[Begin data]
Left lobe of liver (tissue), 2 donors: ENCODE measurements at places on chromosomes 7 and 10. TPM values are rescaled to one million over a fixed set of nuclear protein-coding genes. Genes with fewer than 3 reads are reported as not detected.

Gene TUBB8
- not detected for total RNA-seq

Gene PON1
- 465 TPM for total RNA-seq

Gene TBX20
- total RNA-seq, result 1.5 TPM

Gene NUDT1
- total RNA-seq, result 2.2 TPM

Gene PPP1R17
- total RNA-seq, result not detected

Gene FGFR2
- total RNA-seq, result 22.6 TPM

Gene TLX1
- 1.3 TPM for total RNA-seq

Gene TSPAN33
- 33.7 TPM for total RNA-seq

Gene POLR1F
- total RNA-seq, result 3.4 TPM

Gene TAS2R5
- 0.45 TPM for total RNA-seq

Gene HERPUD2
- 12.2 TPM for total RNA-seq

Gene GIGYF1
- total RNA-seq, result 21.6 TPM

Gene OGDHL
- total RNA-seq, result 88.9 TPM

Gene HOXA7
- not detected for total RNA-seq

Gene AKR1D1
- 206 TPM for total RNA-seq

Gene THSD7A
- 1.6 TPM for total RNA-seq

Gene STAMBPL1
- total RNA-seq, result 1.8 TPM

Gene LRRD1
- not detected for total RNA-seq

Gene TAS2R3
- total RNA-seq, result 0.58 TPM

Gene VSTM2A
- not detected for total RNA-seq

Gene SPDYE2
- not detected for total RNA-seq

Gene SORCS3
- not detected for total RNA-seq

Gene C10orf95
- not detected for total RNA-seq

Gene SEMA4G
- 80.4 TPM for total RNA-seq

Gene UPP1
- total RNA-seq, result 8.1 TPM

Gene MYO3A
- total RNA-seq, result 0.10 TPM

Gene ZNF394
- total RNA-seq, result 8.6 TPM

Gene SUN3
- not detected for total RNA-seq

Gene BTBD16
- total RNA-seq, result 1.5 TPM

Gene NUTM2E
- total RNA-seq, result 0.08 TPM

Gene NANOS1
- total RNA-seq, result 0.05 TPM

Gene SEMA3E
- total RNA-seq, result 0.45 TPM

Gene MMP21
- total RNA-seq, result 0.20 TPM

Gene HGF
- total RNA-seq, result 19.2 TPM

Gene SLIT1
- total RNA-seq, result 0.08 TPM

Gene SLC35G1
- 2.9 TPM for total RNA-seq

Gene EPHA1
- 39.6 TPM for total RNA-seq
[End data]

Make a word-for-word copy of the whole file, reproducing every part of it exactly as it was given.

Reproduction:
Left lobe of liver (tissue), 2 donors: ENCODE measurements at places on chromosomes 7 and 10. TPM values are rescaled to one million over a fixed set of nuclear protein-coding genes. Genes with fewer than 3 reads are reported as not detected.

Gene TUBB8
- not detected for total RNA-seq

Gene PON1
- 465 TPM for total RNA-seq

Gene TBX20
- total RNA-seq, result 1.5 TPM

Gene NUDT1
- total RNA-seq, result 2.2 TPM

Gene PPP1R17
- total RNA-seq, result not detected

Gene FGFR2
- total RNA-seq, result 22.6 TPM

Gene TLX1
- 1.3 TPM for total RNA-seq

Gene TSPAN33
- 33.7 TPM for total RNA-seq

Gene POLR1F
- total RNA-seq, result 3.4 TPM

Gene TAS2R5
- 0.45 TPM for total RNA-seq

Gene HERPUD2
- 12.2 TPM for total RNA-seq

Gene GIGYF1
- total RNA-seq, result 21.6 TPM

Gene OGDHL
- total RNA-seq, result 88.9 TPM

Gene HOXA7
- not detected for total RNA-seq

Gene AKR1D1
- 206 TPM for total RNA-seq

Gene THSD7A
- 1.6 TPM for total RNA-seq

Gene STAMBPL1
- total RNA-seq, result 1.8 TPM

Gene LRRD1
- not detected for total RNA-seq

Gene TAS2R3
- total RNA-seq, result 0.58 TPM

Gene VSTM2A
- not detected for total RNA-seq

Gene SPDYE2
- not detected for total RNA-seq

Gene SORCS3
- not detected for total RNA-seq

Gene C10orf95
- not detected for total RNA-seq

Gene SEMA4G
- 80.4 TPM for total RNA-seq

Gene UPP1
- total RNA-seq, result 8.1 TPM

Gene MYO3A
- total RNA-seq, result 0.10 TPM

Gene ZNF394
- total RNA-seq, result 8.6 TPM

Gene SUN3
- not detected for total RNA-seq

Gene BTBD16
- total RNA-seq, result 1.5 TPM

Gene NUTM2E
- total RNA-seq, result 0.08 TPM

Gene NANOS1
- total RNA-seq, result 0.05 TPM

Gene SEMA3E
- total RNA-seq, result 0.45 TPM

Gene MMP21
- total RNA-seq, result 0.20 TPM

Gene HGF
- total RNA-seq, result 19.2 TPM

Gene SLIT1
- total RNA-seq, result 0.08 TPM

Gene SLC35G1
- 2.9 TPM for total RNA-seq

Gene EPHA1
- 39.6 TPM for total RNA-seq